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Why Australian nursing homes are becoming more culturally diverse

Finding the perfect fit for an aged care home is now easier than ever. Many aged care providers now cater to different cultural backgrounds, making the transition to aged care less stressful.

<p>Living in aged care homes can be a great way to enjoy your later years, but the aged care sector must adapt to the continually changing Australian population. [Source: Shuttershock]</p>

Living in aged care homes can be a great way to enjoy your later years, but the aged care sector must adapt to the continually changing Australian population. [Source: Shuttershock]

Key points:

More people are now immigrating to Australia, with a 73 percent increase in arrivals and only a two percent decrease in people leaving the country, according to new data released in late 2023.

People from China, India, the Phillippines and other people from Asian regions are contributing to the significant increase in migrants in recent decades, while fewer people are migrating from Europe.

With the increase of migrants to Australia, there is no doubt that the diversity in languages is continuing to grow. However, almost one in two older people born in North-East Asia require translation services. This is comparatively higher than the general migrant population — one in eight older people require such services.

With more people immigrating from other countries, regardless of their age, the aged care sector will need to provide options to suit the aging population of Australia. Not only does this indicate the need for aged care homes to be appropriately staffed with people who speak multiple languages, but it also raises the essentiality of incorporating different cultures into Australian aged care homes. 

In the case of aged care homes, you may have a cultural background that you believe will be better cared for in a nursing home that caters to people with specific cultural backgrounds.

With such varying cultural differences, some people may want to find a suitable living situation that incorporates their native language, food preferences and culture.

While it is more common for people of North-East Asian descent to live with family members in their older age, for some families this may not be possible. 

Some of the biggest benefits of aged care over care at home are the peace of mind, security, medical assistance and constant support that a facility can provide to maintain an older person’s physical health to the highest standard possible. This benefits both the older person and their family as the stress of providing medical care is given to the aged care home which is more likely to have access to services better suited to the older person’s needs.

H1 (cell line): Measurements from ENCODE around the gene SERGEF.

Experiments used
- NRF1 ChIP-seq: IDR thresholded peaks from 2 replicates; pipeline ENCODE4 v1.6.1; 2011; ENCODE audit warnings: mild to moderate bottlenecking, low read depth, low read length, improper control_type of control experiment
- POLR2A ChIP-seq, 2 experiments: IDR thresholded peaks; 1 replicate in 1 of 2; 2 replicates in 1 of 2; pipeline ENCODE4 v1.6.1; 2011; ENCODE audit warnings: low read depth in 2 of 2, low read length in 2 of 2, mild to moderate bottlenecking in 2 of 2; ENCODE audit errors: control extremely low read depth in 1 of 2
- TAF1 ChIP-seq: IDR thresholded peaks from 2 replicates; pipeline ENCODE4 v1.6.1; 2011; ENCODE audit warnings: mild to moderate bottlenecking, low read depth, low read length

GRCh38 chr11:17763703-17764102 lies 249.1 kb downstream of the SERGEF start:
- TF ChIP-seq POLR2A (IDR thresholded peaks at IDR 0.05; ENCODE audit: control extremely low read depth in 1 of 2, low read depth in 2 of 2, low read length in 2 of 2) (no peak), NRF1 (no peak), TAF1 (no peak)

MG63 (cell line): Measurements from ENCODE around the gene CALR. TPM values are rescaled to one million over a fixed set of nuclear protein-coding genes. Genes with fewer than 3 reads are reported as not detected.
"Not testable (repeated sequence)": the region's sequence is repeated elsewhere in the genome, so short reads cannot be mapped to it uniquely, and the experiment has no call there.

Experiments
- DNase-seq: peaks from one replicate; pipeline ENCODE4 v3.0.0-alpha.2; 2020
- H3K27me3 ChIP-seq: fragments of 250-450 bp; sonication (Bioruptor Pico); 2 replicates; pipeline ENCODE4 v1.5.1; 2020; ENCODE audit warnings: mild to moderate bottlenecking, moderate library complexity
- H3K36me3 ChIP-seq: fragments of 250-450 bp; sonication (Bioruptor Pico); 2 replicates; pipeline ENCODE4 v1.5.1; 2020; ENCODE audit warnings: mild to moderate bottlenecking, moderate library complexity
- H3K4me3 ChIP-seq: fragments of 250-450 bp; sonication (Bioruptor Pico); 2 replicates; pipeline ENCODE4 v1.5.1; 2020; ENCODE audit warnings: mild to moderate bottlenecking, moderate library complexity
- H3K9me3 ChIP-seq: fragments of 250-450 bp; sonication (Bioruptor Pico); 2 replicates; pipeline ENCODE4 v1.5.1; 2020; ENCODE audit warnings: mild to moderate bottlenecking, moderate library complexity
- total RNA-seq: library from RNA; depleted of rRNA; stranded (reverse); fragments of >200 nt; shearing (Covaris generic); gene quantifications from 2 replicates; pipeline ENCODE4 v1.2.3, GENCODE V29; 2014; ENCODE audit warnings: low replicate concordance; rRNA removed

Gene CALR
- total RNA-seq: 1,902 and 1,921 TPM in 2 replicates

Finding the perfect aged care home can sometimes be difficult, but it doesn’t have to be. With Aged Care Guide, you have over 6,000 aged care service providers at your fingertips.

Instead of trawling through thousands of individual websites, Aged Care Guide enables you to sort through your preferences by location, category and vacancies, saving you time and easing stress.

On Aged Care Guide, you can find an abundance of information guides to better understand nursing homes, home care and retirement villages so you can make an informed decision about future care options. 

Additionally, print copies of the Aged Care Guide are distributed throughout Australia to hospitals and health professionals. If you struggle to get a copy due to demand, you can also get the latest version of the Aged Care Guide for free — you’ll just need to pay postage.

In the print version, all of the included aged care options are partnered with symbols representing the typical language or culture group for which it caters. However, even if you do not identify with that particular culture, you are welcome to enquire to see if it is the right fit for you.

 

How has the Aged Care Guide helped you?

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Relevant content:

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Daily living in a nursing home

Tips for moving into a nursing home

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